Your last book, The Treatment, was your first Young Adult novel. How did your writing process differ when writing for a YA audience? Did you enjoy it as much as writing your adult-targeted novels?

I’m very lucky in that I get to alternate between adult psychological thrillers and YA thrillers. My adult thrillers are much more emotionally taxing as I tackle much darker themes so I almost need to brace myself emotionally before I start writing one. I go to much darker places in my head. My YA thrillers are about three quarters of the length of the adult books and, whilst I still work as hard to plot and research them, I can have more fun whilst writing the action scenes and I really enjoying tapping into the fears and preoccupations of my teenaged self.

What is your favourite thing about writing thrillers?

I love writing scenes where my characters interact with each other. I particularly enjoy throwing two characters with opposing goals into a scene and seeing who wins. Basically, I love writing conflict. I also love writing action scenes, real ‘heart in the mouth’ will she or won’t she escape/survive scenarios. They make my heart beat faster and my fingers fly over the keys.

Who are your favourite authors and which genre of books do you enjoy reading yourself?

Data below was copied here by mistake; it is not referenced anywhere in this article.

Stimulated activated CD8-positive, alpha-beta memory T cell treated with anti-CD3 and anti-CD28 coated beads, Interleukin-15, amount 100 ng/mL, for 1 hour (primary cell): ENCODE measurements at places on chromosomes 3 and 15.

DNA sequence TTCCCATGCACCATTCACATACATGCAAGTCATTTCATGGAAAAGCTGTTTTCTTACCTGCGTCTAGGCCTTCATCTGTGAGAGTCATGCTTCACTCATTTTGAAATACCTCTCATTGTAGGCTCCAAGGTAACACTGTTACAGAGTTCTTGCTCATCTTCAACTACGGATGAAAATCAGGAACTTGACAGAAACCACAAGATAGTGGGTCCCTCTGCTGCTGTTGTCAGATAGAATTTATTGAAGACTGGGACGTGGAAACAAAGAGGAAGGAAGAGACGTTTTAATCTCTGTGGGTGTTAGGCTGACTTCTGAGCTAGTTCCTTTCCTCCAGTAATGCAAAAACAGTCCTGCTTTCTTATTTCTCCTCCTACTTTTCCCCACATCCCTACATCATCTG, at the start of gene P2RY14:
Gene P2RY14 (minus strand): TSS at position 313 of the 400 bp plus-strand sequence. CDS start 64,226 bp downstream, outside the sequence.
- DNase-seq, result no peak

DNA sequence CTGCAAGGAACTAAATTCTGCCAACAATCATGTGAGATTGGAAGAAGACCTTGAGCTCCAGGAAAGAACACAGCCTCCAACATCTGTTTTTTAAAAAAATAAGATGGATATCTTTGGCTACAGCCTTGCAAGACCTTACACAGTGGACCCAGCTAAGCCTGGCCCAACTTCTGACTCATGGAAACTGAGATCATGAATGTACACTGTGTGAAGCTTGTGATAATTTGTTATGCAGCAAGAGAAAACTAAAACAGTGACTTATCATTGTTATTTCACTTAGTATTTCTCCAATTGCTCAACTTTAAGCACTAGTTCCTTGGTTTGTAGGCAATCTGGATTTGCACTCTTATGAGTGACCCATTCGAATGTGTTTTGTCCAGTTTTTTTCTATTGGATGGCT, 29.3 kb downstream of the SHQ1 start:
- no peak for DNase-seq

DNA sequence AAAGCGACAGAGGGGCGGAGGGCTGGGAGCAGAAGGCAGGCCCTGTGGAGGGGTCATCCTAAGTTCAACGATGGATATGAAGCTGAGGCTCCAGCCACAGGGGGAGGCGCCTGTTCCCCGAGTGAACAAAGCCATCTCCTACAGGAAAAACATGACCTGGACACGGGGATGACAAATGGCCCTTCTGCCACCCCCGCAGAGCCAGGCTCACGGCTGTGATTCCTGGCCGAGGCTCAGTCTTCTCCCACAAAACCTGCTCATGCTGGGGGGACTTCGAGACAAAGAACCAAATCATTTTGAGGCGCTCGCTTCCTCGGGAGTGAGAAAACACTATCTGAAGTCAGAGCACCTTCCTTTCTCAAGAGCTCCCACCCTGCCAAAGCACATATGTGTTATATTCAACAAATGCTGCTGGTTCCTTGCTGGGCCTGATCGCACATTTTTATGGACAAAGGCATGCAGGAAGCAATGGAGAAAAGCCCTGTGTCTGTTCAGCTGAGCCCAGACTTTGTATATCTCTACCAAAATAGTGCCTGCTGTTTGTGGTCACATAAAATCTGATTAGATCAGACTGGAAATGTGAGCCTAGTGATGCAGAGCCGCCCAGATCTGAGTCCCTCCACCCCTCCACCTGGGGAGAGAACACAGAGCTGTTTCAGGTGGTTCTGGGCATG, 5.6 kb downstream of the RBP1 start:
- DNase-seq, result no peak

This is possibly a little odd for a crime author but my favourite authors are all a result of my fascination with dystopian novels as a teenager. I love George Orwell, Aldous Huxley, Margaret Atwood and Ray Bradbury. I’m also a huge Maggie O’Farrell fan. Crime wise I absolutely adore anything Belinda Bauer writes and I’m a huge fan of lots of my psychological thriller contemporaries including Mark Edwards, Tammy Cohen and Lisa Jewell.

What advice would you give to any aspiring authors out there?

I’d tell them that success is one part talent, one part determination. This may be controversial but I don’t think any author is born talented. We all have to work at it, put the hours in, experiment, ask for feedback and learn from it. And we’re all voracious readers. We also have to learn to bounce back from set-backs. I know so many authors who had book after book after book rejected by agents and then they hit the jackpot with book five, six or seven. I also know aspiring authors who gave up at the first rejection and haven’t written a word since. A published author is someone who refused to give up.

And finally, can you tell us a bit about what you’re up to at the moment?

This year is another busy one for me as I’m currently writing my sixth psychological thriller for adults. Then, almost as soon as I’ve completed my edits etc, I need to start writing my second YA thriller. I recently spoke to my YA editor and she signed off on my idea. It’ll be quite different from The Treatment and I can’t wait to start writing it.

A huge thank you to Cally for answering my questions. 

1 comment:

  1. Thanks for sharing this interview. I've just ordered The Fear from my local library. Bookworm Blessings, Tracy x